In the third of our blogs looking at the different roles a CDCer ( consultant development community ) will have on a project, Richard Longstreet describes a role in managing technical delivery.
When I was asked to write a blog describing my current role I thought it would be easy, I’ll just write a step-by-step guide to the work I do on a daily basis, how hard could that be? But then I took a step back and thought about it properly. It is very easy to get caught in the moment with the work you’re doing and not actually take in the scale of your role, and the responsibilities you have, even this early in your career (I have only been in the CDC for 9 months). I hope that in this blog you will see the level of responsibility given to CDCers (consultant development community), as I believe it is a real strength of the CDC (consultant development community).
As you can read in our other blogs, the project I’m working on (with Henry and Charlotte) is aiming to create and deliver cost-saving and revenue-increasing solutions (a dream for all clients) through streamlining their business processes. My position in the solution lifecycle follows Charlotte’s role where the ideas for these solutions originate, and Henry’s role where they are developed and the intricacies of the solution defined. I come in for the final stage in the lifecycle of one of these solutions, where they are actually delivered by the Technical teams and go live into the customer’s processes. My role, in short, is to manage this delivery, making sure we’re on time and on budget.
I believe the key to good Project Management is great communication, by this I don’t just mean regularly speaking with Stakeholders, but also ensuring that all the correct parties are speaking with each other, and that I’m asking the right questions, really getting an understanding of the current situation. Further to this, it also means building relationships with Stakeholders, once you have a trusting relationship with your Stakeholders, it becomes far easier to get their engagement when it is required.
Examples of the work I do on a day-to-day basis show the importance of communication in Project Management. Speaking to the Solutions teams to understand when their initiatives will be ready to go into delivery allows me to forecast resourcing with the Technical teams, ensuring there is no delay to the development of the solution. Ensuring that the Tech teams have sight of the initiative before it is passed into delivery ensures that we already know how intricate the architecture of the solution will be, and if necessary can allocate a resource to investigate this further before it is passed to the delivery teams. Once the solution is passed to the Tech teams, they estimate how much effort it will require to deliver, we use this to measure the ROI on the solution, to make sure it is worth delivering. Throughout this process I am constantly asking questions, understanding what testing will be required, what systems will be involved, what timelines the solution needs to be delivered in. This helps me pull together all the teams and ensure we’re all on the same page (and also learn a lot about technical delivery programmes). Once we have gone through this process, we can start development of the solution.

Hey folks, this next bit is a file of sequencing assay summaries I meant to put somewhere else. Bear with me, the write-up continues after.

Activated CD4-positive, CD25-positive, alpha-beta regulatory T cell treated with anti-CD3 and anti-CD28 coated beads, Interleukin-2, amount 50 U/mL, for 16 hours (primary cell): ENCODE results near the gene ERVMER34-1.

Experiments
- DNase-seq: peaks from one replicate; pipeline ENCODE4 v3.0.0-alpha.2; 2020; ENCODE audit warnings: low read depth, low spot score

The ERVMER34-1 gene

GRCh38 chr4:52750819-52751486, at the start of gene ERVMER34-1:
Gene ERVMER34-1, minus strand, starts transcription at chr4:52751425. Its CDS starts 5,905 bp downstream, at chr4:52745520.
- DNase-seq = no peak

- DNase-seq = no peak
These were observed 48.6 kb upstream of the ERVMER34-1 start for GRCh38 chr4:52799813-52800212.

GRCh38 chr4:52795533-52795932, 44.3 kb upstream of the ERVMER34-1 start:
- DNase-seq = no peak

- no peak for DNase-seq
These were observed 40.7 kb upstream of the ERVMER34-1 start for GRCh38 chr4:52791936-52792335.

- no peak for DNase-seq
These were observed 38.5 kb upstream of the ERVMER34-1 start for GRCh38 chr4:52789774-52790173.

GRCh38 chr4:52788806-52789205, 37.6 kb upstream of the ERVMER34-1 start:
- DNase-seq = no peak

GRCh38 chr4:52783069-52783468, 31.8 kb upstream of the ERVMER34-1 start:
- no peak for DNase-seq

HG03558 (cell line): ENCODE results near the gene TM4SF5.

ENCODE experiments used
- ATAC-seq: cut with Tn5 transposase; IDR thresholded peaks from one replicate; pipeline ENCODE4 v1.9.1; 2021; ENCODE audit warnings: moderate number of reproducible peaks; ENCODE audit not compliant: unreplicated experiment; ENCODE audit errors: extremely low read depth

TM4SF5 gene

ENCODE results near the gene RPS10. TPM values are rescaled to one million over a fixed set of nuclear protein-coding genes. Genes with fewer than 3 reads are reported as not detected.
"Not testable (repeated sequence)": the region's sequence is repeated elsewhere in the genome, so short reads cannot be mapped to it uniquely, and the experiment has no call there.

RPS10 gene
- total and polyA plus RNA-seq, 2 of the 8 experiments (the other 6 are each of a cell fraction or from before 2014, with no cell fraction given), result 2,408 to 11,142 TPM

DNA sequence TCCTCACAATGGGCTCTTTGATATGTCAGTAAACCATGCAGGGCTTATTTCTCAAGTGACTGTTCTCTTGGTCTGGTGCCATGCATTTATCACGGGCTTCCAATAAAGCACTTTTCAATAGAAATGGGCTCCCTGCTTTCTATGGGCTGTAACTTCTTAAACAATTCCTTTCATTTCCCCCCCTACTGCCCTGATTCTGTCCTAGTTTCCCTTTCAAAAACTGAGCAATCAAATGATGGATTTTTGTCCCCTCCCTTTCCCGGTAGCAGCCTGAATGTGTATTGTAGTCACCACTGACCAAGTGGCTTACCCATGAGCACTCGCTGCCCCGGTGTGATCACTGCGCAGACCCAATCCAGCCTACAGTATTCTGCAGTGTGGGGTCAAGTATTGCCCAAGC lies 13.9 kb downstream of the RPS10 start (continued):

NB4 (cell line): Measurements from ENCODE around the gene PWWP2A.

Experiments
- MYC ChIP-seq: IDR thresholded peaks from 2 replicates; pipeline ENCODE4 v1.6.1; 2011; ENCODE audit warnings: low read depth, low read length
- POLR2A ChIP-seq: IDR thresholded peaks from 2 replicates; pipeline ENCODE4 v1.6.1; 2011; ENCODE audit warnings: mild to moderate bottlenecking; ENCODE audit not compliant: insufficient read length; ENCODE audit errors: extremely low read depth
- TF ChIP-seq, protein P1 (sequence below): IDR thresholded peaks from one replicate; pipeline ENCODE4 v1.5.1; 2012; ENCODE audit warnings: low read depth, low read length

Once the solution is in delivery I establish the plans with the teams, establishing where they have dependencies on other systems, what documentation they require, what involvement we’ll need from the customer, and what sign-off is required. I hold regular checkpoints with the delivery teams and the customer for each of the solutions (I’m currently managing about 30 solutions) to ensure that everything is on track with delivery, and that we are not going over budget. Where this is not the case the responsibility falls on me to identify solutions that will bring the delivery back on track, chase the other systems for whatever we may require from them, or, if necessary, feed back that the delivery may be delayed.
This is my first extended project at Capgemini Consulting, and the responsibility I have been given, looking after all these solutions, has inspired me to push myself further and has really helped me develop. While the role is quite technical, I believe the Project Management skills I’m developing are transferable into any role, and I always have the extensive support network that the CDC (consultant development community) provides behind me if I need any help.
Richard is a member of the BMT (Business Model Transformation) Team at Capgemini Consulting, and has been in the CDC (consultant development community) for just under a year. His interests lie in Transformation and Change programmes, particularly within Financial Services organisations. Outside of work, Richard is a keen skier and rugby player, and takes an interest in the ever-increasing role that digital technology and analytics play in sport.